photoCo-working space in Abuja, Nigeria. “Tech hubs”, where technical experts and entrepreneurs can share information and work together, have been set up in 55 locations in Nigeria.

However, at the time, “there was some sense that ‘this isn’t what JICA should be doing’,” he recalls. But things started to change shortly after, when the Rwanda ICT (Information Communications Technology) was set up. It attracted a lot of attention, and the private sector looked towards TICAD and innovation.

“In Africa, new businesses are being created speedily in areas such as electronic payments, online shopping, and transport of blood supplies by drone. This is stimulating the economy as well as helping to solve real society issues. At the same time, Africa needs these digital technologies to leapfrog into the developing world, at a much faster speed than that of the advanced nations. To achieve the SDGs, we need both speed and scale, and I strongly believe that STI can provide it.”

STI is the hope for the start-up businesses creating various unique services. I am convinced that Ideathon, which has the door open to the private sector, is a valuable generator of business chances and social innovation.

“JICA still needs to think about new ways to provide support. At present, roughly 12 million young people enter the workforce every year (according to the AfDB 2015 survey), and of these, more than one-third are unemployed (ILO 2019 report). There is high expectation that innovation from STI will generate the employment needed to reduce poverty.”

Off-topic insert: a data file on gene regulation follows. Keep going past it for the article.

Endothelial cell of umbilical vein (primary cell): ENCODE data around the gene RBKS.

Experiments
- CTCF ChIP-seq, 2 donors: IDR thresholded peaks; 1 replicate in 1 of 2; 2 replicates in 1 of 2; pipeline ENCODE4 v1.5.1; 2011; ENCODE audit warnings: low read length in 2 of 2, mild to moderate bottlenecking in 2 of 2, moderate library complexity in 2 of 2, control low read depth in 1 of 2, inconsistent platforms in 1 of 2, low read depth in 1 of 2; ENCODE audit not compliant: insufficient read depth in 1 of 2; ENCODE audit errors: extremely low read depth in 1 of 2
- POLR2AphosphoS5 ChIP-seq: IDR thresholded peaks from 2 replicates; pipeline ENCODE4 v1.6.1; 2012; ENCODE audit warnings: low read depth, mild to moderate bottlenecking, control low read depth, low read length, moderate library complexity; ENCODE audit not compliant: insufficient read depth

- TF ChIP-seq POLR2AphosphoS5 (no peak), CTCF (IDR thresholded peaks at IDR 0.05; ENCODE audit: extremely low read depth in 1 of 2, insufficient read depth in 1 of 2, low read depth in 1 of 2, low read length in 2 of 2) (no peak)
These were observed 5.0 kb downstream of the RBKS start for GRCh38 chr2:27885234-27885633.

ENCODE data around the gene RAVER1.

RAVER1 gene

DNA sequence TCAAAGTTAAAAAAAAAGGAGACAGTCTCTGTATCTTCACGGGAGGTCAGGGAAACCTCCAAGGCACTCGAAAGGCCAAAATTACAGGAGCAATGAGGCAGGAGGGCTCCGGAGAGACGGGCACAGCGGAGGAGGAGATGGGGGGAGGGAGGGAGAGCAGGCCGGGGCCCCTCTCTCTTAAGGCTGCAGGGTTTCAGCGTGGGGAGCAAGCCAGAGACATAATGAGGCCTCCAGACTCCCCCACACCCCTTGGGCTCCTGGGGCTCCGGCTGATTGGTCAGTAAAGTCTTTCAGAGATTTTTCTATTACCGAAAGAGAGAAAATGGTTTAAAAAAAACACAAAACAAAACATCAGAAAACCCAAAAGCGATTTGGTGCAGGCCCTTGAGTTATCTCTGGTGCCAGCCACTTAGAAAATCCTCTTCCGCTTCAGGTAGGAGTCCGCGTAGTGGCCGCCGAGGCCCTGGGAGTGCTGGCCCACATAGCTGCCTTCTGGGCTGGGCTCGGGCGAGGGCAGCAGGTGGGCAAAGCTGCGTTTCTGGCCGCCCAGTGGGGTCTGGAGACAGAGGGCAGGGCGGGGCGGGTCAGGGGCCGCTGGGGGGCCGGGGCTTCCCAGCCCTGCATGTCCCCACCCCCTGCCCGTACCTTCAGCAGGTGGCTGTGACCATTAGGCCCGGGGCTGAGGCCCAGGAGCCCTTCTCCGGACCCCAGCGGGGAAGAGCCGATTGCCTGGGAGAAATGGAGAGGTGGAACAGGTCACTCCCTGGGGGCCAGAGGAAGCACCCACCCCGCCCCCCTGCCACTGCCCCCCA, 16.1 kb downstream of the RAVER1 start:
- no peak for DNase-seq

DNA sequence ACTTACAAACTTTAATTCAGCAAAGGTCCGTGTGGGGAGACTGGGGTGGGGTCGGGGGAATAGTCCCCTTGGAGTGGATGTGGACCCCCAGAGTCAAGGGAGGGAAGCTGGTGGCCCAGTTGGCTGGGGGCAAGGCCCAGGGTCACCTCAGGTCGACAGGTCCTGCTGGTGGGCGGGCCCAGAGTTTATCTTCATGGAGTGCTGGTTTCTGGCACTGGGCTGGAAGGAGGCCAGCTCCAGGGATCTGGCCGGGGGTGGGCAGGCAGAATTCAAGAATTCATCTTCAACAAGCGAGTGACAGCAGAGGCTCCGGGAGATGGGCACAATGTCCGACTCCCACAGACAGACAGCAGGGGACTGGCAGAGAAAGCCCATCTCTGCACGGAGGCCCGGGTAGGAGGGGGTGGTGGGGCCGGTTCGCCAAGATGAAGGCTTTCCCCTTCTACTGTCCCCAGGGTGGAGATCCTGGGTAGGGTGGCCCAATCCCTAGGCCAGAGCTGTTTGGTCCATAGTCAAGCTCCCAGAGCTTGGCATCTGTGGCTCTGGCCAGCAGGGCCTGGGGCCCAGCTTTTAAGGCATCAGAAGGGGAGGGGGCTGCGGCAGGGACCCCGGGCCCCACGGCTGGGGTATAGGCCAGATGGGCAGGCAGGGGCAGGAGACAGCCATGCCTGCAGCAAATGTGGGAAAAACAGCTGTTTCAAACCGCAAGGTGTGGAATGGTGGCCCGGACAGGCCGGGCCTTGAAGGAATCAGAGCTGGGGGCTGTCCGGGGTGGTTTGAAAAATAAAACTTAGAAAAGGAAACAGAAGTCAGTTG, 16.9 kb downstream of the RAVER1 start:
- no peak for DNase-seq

Africa as an engine of world growth - can JICA produce another M-PESA?

photoLagos, Nigeria’s former capital, is one of the world’s most dynamic cities. Skyscrapers line Lagos Bay, while it is also Africa’s largest water-born slum. (Picture taken in August 2018)

Watanabe believes strongly in “STI and Africa,” because there is enormous potential hidden in the region.
“By 2050, Nigeria is expected to be the world’s third most populous nation, after India and China. It may be hard to sense from distant Japan, but the world is increasingly looking towards Nigeria.”

Rapid pace of start-ups in “Yabacon Valley” (Nigeria’s Silicon Valley), while its “Noriwood” movie business wins fans throughout Africa.

“There is no question that in the near future, Nigeria, and Africa, will be an engine for growth for the world. STI will support this growth. I am certain that in the “Seventh Tokyo International Conference on African Development (TICAD7)” being held this month in Yokohama, innovation created by STI will attract even more attention than the one in Nairobi three years ago. Kenya’s mobile payments service M-PESA, a well-known project supported by UK’s DFID (The Department for International Development), was an innovation that changed African society. I believe that JICA can support producing “M-PESA 2”; and in the future, we will look back on TICAD7 as a “turning point.” I am very pleased to play a supporting role in generating the ideas and the information,” said Watanabe on the eve of TICAD7.

Hideki Watanabe
Watanabe joined JICA in 2004. After working at the Ethiopia office in 2009-2011, he came to JICA Research Institute as a researcher, and moved to the Africa Department. He currently has overall responsibility for Nigeria, and STI core audit. He was born in Tokyo.